The episode's dialogue is full of knowing winks and nods to the show's history as well as The X-Files -- and, yes, a cameo by a truly '90s cell phone. Guest star Valerie Tosi deserves special credit for this one, as she perfectly nails the tone of Gillian Anderson's performance as Special Agent Dana Scully, but does so without feeling like someone who is trying to ape The X-Files. Baker Jr deserves some kudos here too, with one of her best exchanges with Varney yet in the series.
Maybe the funniest Stan episode yet in terms of just set-'em-up and 'knock-em-down jokes, The Hex Files sets the tone for the rest of the season really effectively.
Larva My Life: Another "theme" episode, this is Stan's "kaiju" episode, as Evie's ex-husband Kenny is transformed into a giant moth and has to fight the most improbable foe of the series so far to a standstill. The attention to detail in the episode makes it a treasure -- including a pair of identical twins played by Vera and Barbara Ann Duffy whose lines were recorded, removed, and then added back in with ADR so that they just barely don't match the way the women's lips are moving, lending a sense of those old, badly-dubbed Godzilla movies to the episode.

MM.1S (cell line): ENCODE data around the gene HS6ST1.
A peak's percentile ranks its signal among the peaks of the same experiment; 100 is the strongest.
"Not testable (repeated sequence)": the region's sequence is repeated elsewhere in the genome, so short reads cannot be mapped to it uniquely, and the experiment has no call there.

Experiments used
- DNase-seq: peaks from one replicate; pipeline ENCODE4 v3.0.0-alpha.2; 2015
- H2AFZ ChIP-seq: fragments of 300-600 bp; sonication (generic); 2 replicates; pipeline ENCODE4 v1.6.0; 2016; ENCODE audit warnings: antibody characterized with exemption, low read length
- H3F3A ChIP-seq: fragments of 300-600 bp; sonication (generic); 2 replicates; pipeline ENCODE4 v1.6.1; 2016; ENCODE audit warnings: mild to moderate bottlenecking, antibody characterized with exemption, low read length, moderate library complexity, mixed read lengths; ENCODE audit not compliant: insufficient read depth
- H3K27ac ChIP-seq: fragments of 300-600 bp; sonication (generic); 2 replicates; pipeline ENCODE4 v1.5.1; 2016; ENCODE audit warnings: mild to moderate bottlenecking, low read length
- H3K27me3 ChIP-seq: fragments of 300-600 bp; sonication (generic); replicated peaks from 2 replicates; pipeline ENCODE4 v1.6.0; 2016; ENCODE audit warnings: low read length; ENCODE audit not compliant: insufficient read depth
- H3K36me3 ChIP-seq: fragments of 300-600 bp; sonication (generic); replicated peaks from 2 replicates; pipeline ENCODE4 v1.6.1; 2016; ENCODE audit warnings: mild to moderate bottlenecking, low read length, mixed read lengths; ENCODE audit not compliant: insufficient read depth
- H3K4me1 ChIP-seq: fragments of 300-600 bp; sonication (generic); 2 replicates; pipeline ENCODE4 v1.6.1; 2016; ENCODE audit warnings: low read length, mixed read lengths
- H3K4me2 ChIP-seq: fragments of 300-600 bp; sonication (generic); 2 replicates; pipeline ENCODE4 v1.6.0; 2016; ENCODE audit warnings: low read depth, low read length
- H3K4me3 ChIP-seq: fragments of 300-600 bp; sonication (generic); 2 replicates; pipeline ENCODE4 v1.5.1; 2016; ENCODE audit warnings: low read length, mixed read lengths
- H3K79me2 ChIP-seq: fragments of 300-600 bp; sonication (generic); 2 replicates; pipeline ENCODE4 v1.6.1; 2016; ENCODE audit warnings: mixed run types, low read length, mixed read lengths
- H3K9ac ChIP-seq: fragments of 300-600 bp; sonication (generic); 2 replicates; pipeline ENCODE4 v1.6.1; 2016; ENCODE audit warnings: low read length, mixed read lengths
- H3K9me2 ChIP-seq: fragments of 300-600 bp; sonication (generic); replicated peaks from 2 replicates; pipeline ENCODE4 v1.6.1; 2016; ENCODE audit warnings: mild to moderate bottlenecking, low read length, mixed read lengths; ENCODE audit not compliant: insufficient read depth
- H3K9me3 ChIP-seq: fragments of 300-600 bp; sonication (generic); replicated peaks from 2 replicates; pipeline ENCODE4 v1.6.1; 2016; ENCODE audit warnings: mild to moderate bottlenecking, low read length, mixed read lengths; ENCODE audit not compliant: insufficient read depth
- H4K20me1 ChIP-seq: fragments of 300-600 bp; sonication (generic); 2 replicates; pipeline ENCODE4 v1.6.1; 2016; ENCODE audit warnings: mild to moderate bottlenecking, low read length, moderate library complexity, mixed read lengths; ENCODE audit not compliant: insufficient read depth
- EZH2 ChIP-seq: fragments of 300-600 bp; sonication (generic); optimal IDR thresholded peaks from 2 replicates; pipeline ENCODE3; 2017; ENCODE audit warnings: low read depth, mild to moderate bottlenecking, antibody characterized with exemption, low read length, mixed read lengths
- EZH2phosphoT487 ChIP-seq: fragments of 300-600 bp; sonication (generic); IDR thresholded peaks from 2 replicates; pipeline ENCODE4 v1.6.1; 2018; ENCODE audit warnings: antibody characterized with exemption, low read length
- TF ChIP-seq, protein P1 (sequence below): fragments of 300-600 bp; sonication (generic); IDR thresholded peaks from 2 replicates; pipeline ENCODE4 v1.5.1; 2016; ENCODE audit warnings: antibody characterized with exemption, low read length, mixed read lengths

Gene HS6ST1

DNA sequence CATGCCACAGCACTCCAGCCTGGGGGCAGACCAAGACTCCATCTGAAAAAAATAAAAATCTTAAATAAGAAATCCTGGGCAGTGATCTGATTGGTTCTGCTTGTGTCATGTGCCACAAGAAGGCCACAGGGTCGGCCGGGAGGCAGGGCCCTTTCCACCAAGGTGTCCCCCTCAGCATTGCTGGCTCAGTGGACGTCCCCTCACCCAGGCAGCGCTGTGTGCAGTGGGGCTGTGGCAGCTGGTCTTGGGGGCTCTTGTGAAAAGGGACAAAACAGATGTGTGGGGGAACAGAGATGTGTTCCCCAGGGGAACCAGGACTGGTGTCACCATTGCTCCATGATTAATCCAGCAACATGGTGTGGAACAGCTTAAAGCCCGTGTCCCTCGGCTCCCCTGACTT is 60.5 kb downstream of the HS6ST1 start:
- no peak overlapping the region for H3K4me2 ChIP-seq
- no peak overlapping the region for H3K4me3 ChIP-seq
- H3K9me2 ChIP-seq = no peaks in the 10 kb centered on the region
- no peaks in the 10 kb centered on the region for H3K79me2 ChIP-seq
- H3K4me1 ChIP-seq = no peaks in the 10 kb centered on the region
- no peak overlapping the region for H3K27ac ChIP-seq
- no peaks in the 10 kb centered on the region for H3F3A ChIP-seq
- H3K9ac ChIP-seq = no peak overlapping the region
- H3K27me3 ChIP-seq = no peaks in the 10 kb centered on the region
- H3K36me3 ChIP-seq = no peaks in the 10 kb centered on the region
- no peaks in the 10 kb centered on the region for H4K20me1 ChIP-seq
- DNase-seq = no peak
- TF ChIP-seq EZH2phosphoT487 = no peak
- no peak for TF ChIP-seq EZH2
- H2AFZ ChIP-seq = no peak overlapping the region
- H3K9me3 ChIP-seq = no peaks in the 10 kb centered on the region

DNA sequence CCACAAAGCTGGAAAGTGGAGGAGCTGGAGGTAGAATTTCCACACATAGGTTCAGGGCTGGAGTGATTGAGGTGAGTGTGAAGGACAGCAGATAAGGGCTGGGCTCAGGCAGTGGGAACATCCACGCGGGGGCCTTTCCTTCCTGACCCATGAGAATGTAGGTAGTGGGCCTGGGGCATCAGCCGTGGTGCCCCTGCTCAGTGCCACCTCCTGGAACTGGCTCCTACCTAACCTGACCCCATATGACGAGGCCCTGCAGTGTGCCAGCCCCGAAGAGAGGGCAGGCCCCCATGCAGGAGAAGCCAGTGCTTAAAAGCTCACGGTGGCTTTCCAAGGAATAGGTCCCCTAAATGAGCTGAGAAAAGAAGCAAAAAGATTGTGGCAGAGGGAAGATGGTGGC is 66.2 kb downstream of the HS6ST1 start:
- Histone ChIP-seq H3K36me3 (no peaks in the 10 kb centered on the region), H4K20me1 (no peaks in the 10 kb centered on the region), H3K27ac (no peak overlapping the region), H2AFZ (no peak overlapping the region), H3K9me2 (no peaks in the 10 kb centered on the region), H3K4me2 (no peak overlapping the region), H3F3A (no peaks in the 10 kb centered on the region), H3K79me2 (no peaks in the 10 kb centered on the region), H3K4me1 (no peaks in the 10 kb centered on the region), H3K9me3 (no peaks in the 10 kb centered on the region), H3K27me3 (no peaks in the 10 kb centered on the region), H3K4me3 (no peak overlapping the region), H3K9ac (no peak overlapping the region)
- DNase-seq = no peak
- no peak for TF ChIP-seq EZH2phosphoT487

David Koechner (Anchorman, The Office) has been playing the same guy-you-love-to-hate for so long that it feels like at some point it starts to bring diminishing returns, but it is difficult to say whether the role of Kenny would be better or worse with someone else playing it since it was so clearly written to Koechner's individual strengths.0comments
Along with the premiere, this episode really cements the wild abandon of the season, with a final monster battle that is maybe the funniest thing you will see on TV this year.
Stan Against Evil will debut on IFC on October 31 at 10 p.m., with two back-to-back episodes. You can see the first three episodes of the new season now on VOD, the IFC app and digital pages, and YouTube.